May 22 of 2011 was a normal Sunday afternoon. My (Dr. Croy's) 14-year-old son and two of his friends were hanging out in the basement, while my older son, Sam, was playing in the band at the Joplin High School graduation. My husband came in from outside to let me know there was a storm coming. We worried a bit about when Sam would be home, mostly because he was a new driver and his old truck isn't great on slick roads. Sam arrived home safely about five minutes before it started hailing. We had no idea what destruction he had barely missed. It wasn't long before the radio started reporting terrible damage in the largest retail area of town. Then a nurse friend texted us that she had been called into work because the hospital, which is on the opposite side of town from the retail area, had been hit by a tornado. We were starting to get an idea something bad had happened, but we did not yet know that our town had been hit by the deadliest single tornado of the last 60 years.
When you own a business, you plan for a lot of things – fire, broken water pipes, theft, and disease outbreaks – but I don't think it ever crossed my mind I would lose my office building to a tornado. We often have tornado warnings from April through July in this area of the country. We hear the sirens and worry if the sky turns green, but it usually causes no more than low-level anxiety. We never expected a storm bad enough to take out one-third of our town. Fortunately, the planning I had done earlier helped my practice recover quickly. I hope some of the things I experienced will help you with planning how to protect your practice from a disaster.
The real hero: Our EHR
Our electronic health record (EHR) was a key factor in being able to get back to business within three days after the tornado. We were lucky in that we were able to recover our servers from the ruin of our office building, but it provided peace of mind knowing that backup copies of the EHR and other protected health information (PHI) were held securely off-site had we needed them. Some practices hit by the tornado were still using paper medical records, the remains of which were scattered across the state. (The only paper charts in our office were more than six years old and scheduled to be destroyed soon anyway.) Other practices did not have off-site backups, so their data was lost with their servers.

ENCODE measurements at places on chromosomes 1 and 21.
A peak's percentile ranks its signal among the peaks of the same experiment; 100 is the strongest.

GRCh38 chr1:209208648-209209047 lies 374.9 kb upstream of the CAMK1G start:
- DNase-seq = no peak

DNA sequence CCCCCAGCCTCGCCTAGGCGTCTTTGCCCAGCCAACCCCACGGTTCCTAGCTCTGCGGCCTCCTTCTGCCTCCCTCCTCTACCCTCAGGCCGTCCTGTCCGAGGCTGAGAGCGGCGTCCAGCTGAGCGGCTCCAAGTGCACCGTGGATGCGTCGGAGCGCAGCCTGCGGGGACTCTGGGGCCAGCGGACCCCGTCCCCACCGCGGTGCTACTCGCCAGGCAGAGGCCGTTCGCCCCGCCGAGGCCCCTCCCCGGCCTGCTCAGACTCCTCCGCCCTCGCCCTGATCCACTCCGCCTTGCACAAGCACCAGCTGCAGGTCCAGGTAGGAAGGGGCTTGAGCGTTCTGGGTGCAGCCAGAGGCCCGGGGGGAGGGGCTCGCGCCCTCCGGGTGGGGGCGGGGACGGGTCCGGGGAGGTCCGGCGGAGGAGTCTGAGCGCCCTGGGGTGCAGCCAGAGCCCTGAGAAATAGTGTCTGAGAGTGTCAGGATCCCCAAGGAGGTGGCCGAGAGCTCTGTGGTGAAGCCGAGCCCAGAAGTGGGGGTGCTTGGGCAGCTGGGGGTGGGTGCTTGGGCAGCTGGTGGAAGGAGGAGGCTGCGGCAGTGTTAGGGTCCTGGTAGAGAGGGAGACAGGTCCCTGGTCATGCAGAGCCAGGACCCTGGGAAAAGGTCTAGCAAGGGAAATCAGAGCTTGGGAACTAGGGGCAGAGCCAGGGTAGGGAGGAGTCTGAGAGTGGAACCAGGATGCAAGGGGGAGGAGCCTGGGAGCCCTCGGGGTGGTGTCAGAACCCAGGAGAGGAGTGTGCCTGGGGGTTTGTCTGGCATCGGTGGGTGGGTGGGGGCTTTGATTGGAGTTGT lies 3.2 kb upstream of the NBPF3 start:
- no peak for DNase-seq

To protect patient information, the HIPAA (Health Insurance Portability and Accountability Act) security rule requires practices to have a contingency plan in case of a natural disaster, fire, vandalism, or system failure. The plan must include policies and procedures for responding to an emergency that damages health information technology (IT) systems, and it must assist the practice in adhering to important aspects of the HIPAA security rule that may not immediately come to mind (e.g., the proper method for disposal of a damaged server that contains PHI). There are many useful resources to ensure that you are compliant with the security rule, such as the HIPAA Security Rule Toolkit. Two elements of the contingency plan were particularly useful in our recovery. The Data Backup Plan establishes procedures for the regular update and storage of PHI; it is important to discuss this with your IT vendor and to make sure you know exactly what this procedure is. The Disaster Recovery Plan deals with procedures for the restoration of data. In our case, our IT company was onsite immediately and got our computers running in two days, even after having to clear mud out of one of the servers.